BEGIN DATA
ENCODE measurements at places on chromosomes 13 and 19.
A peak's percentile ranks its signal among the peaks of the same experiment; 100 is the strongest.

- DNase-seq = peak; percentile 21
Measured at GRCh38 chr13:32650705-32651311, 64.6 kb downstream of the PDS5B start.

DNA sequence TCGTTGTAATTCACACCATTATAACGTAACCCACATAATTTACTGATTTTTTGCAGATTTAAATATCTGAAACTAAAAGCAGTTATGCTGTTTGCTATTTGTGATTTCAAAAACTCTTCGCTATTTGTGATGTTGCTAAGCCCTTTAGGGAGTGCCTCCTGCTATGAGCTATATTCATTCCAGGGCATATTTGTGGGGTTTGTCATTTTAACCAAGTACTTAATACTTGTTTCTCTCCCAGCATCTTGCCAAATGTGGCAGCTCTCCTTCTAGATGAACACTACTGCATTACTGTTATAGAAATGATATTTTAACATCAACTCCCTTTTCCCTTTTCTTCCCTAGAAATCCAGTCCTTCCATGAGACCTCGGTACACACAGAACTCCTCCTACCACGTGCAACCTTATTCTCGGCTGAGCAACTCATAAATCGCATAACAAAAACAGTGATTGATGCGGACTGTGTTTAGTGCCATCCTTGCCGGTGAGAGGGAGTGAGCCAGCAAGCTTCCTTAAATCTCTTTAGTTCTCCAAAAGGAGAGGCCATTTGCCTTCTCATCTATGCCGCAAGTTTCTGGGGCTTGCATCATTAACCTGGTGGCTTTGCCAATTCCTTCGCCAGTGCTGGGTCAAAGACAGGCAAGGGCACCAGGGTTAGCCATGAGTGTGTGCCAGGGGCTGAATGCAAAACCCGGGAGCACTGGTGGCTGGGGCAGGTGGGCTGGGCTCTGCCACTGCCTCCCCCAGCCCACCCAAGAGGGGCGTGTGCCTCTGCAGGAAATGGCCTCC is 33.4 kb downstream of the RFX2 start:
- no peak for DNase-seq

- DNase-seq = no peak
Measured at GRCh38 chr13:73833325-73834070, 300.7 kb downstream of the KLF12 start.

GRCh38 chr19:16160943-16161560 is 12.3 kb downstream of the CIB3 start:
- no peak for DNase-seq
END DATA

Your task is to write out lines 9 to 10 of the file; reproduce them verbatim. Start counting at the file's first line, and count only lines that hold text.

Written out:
GRCh38 chr19:16160943-16161560 is 12.3 kb downstream of the CIB3 start:
- no peak for DNase-seq